It’s impossible to walk the Way of Saint James, the Camino de Santiago, without encountering images of Saint James. Which makes sense – we are on a journey to his recognized grave, after all. Without James the Greater, brother of John and the first of Jesus’ disciples to be martyred, there would never have been a reason for the early Christians to journey to a remote corner of northern Spain, one of the farthest corners of their known world.
The more I walked, though, the more I paid attention to the different ways that James is represented along the way.
Most of the time, Saint James is portrayed as a pilgrim with a floppy hat, staff, and some kind of scallop shell. This James was kind and welcoming, though the logic of his appearance always confused me. Was he dressed to visit his own grave?
In Spain, there was a second depiction of of Jesus’ disciple that popped up more often than I would like. This one was anything but kind.
This is Santiago Matamoros, or Saint James the Moor Slayer. He is always on a horse, sword drawn, and often depicted with a pile of bodies — or body parts — under his feet.
The image comes from a story that spread across Spain during the centuries-long war between the Christians in the north and the Muslims in the south. According to legend, things were going badly for a Christian army during a battle near Clavijo in 844. They were outnumbered and near defeat, but were saved by the miraculous appearance of Saint James, no worse the wear for having been dead for 800 years. With an enormous sword and an immortal white horse, he led the Christians to victory against the infidels, killing as many as 5000 men in the process.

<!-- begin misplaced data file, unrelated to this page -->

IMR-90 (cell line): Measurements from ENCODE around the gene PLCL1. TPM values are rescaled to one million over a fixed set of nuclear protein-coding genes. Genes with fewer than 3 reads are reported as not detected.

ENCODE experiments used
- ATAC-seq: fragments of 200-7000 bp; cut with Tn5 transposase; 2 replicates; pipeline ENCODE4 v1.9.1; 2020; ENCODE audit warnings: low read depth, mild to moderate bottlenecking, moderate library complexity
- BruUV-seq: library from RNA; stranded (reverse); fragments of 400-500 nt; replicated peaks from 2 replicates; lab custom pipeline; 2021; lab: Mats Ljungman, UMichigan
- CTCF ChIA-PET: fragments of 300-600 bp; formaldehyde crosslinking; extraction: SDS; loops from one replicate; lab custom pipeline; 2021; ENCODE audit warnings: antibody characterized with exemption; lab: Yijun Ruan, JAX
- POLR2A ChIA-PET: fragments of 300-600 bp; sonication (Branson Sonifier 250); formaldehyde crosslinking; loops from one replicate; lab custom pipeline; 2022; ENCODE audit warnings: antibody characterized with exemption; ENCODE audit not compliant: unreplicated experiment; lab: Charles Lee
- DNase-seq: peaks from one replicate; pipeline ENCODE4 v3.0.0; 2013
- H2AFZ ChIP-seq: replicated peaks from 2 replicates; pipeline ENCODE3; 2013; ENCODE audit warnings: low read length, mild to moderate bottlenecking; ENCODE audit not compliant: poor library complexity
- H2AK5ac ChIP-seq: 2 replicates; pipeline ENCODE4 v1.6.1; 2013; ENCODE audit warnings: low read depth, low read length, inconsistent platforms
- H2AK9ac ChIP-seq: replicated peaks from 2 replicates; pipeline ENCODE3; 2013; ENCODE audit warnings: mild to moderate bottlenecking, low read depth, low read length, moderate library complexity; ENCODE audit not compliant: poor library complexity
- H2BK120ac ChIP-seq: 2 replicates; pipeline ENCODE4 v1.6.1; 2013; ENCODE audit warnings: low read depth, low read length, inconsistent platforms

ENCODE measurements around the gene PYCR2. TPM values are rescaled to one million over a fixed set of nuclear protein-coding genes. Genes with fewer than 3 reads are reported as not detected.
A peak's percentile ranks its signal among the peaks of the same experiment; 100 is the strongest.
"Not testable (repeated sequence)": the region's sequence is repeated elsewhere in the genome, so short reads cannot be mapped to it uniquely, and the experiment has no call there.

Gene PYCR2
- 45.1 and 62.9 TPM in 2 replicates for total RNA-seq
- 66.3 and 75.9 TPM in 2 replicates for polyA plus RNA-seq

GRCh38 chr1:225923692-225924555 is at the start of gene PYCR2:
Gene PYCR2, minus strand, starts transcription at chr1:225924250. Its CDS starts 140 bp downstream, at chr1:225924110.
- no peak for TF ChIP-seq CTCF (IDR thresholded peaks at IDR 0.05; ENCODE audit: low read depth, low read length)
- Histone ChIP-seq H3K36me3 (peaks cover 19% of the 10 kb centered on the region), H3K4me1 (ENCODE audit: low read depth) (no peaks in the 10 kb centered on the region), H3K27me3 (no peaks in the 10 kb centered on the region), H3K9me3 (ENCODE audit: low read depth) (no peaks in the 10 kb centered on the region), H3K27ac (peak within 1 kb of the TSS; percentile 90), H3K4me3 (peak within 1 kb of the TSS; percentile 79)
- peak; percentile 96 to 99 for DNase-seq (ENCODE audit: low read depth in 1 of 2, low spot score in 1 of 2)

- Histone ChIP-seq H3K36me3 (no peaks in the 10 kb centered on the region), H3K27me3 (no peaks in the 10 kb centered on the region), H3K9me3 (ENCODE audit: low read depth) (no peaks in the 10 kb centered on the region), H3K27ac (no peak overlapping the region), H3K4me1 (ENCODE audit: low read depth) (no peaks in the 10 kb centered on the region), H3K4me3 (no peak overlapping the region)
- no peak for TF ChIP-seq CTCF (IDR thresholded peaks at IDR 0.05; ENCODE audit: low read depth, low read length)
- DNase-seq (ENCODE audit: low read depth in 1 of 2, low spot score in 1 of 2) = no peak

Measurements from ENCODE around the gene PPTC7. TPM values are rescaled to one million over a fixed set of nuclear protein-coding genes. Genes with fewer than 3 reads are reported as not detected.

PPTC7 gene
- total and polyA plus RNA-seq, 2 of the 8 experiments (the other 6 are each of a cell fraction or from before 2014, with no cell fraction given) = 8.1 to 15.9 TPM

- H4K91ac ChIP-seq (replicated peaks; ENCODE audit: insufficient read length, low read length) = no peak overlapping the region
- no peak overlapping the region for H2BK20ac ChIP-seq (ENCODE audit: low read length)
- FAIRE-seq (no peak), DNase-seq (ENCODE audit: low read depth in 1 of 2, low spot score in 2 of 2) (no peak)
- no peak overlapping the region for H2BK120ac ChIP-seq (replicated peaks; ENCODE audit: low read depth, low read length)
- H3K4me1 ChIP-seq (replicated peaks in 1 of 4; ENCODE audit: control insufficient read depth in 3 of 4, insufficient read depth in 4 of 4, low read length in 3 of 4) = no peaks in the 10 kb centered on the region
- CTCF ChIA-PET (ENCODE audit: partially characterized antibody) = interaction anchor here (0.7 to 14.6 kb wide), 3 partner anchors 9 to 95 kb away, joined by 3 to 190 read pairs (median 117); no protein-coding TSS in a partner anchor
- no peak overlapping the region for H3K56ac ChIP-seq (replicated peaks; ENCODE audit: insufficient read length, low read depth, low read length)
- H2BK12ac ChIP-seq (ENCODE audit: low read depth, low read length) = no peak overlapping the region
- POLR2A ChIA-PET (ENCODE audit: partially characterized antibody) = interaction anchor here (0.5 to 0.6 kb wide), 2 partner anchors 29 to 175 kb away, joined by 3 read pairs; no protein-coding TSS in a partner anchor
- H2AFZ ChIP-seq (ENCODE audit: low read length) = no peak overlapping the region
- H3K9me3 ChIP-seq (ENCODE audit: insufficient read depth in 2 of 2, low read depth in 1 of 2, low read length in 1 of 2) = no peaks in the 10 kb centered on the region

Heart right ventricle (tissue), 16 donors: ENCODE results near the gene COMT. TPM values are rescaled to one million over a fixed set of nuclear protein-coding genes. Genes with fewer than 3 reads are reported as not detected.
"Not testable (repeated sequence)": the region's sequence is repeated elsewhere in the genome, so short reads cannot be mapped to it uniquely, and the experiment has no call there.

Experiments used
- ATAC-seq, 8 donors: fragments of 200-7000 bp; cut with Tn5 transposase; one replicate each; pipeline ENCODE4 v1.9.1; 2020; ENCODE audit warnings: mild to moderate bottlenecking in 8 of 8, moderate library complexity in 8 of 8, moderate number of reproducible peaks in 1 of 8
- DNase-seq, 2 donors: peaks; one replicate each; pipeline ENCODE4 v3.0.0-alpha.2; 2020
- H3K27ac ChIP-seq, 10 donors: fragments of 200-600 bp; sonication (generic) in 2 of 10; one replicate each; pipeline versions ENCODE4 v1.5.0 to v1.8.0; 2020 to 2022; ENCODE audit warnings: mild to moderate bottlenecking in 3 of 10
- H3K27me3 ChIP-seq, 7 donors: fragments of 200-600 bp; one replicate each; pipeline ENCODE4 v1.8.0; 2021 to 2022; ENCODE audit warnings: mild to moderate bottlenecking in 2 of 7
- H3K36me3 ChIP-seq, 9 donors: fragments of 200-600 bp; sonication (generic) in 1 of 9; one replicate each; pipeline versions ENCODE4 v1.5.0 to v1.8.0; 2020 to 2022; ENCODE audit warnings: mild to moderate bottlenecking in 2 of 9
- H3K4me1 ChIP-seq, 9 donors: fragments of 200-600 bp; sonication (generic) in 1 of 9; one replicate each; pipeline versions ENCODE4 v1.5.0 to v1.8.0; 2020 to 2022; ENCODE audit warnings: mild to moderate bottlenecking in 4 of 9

The story of the battle spread across Spain, cementing the Spanish commitment to the disciple who would become their patron saint and unifying the northern Christian in their fight against the Moors. Hundreds of years later, Spanish conquistadors took Santiago Matamoros with them to the New World, erecting statues and naming churches after the violent defender who would protect them against the violent indigenous gods.
The only problem was that the whole thing never happened. I don’t just mean that a long-dead saint didn’t appear on angelic horseback to slay an opposing army. I mean that the entire battle was fiction. It was fake news.
There was a town called Clavijo, but no battle ever took place near it. And while there was definitely a war between the northern Christians and southern Moors, the two specific armies mentioned never met.
The whole story was wartime propaganda to motivate a beleaguered population.
It took historians centuries to prove it, and by then the legend was too deeply ingrained, and the images and artwork too prevalent, to undo. Santiago Matamoros even has his own statue in the Cathedral of Santiago de Compostela, despite protests, though for the past ten years the church has at least covered the decapitated bodies of his victims with a tasteful flower arrangement.
I always squirm when I see James, the evangelist and humble martyr, turned into a violent, nationalist weapon.
And I wish it wasn’t so easy to see modern parallels.